copyright Agnes Denes, copyright Agnes Denes, courtesy Leslie Tonkonow Artworks + Projects, New York

In 1982 Agnes Denes, one of the early pioneers of both the environmental art movement and conceptual art, carried out what has become one of the best-known environmental art projects. She planted a two-acre field of wheat in a vacant lot in downtown Manhattan, two blocks from Wall Street and the World Trade Center, facing the Statue of Liberty. Wheatfield - A Confrontation yielded 1,000 pounds of wheat in the middle of New York City. Planting and harvesting a field of wheat on land worth $4.5 billion created a powerful paradox; it represented food, energy, commerce, world trade, and economics. It referred to mismanagement, waste, world hunger, human values and ecological concerns. It called attention to our misplaced priorities. The harvested grain then traveled to 28 cities worldwide in "The International Art Show for the End of World Hunger" and was symbolically planted around the glob­e.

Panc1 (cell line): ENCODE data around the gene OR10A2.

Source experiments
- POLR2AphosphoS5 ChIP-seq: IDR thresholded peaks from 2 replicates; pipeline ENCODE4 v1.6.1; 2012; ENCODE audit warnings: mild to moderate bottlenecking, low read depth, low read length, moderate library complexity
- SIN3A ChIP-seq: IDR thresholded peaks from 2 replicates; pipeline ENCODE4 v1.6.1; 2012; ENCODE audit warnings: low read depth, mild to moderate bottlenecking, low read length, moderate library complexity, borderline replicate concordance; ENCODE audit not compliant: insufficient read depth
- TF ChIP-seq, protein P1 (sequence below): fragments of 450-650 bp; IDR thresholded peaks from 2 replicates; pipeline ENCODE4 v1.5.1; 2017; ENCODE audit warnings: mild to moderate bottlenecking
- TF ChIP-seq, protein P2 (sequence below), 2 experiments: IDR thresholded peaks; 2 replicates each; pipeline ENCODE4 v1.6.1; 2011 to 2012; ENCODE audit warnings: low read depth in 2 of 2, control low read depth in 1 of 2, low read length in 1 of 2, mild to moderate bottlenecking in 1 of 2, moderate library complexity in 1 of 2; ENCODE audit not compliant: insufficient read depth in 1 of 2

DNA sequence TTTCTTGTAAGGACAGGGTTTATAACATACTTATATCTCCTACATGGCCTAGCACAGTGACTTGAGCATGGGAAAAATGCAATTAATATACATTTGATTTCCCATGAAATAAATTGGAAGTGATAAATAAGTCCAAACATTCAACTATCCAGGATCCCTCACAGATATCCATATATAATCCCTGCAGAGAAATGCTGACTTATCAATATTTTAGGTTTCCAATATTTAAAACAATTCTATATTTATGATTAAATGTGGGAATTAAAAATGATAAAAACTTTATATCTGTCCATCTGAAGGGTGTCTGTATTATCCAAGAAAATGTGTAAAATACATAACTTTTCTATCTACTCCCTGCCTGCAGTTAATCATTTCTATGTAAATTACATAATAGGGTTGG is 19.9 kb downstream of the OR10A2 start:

"Manhattan is the richest, most professional, most congested and, without a doubt, most fascinating island in the world. To attempt to plant, sustain and harvest 2 acres of wheat here, wasting valuable real estate and obstructing the ‘machinery’ by going against the system, was an effrontery that made it the powerful paradox I had sought for the calling to account. It was insane. It was impossible. But it did call people's attention to having to rethink their priorities and realize that unless human values were reassessed, the quality of life, even life itself, was in danger... Wheatfield was a symbol, a universal concept..."

- Agnes Denes -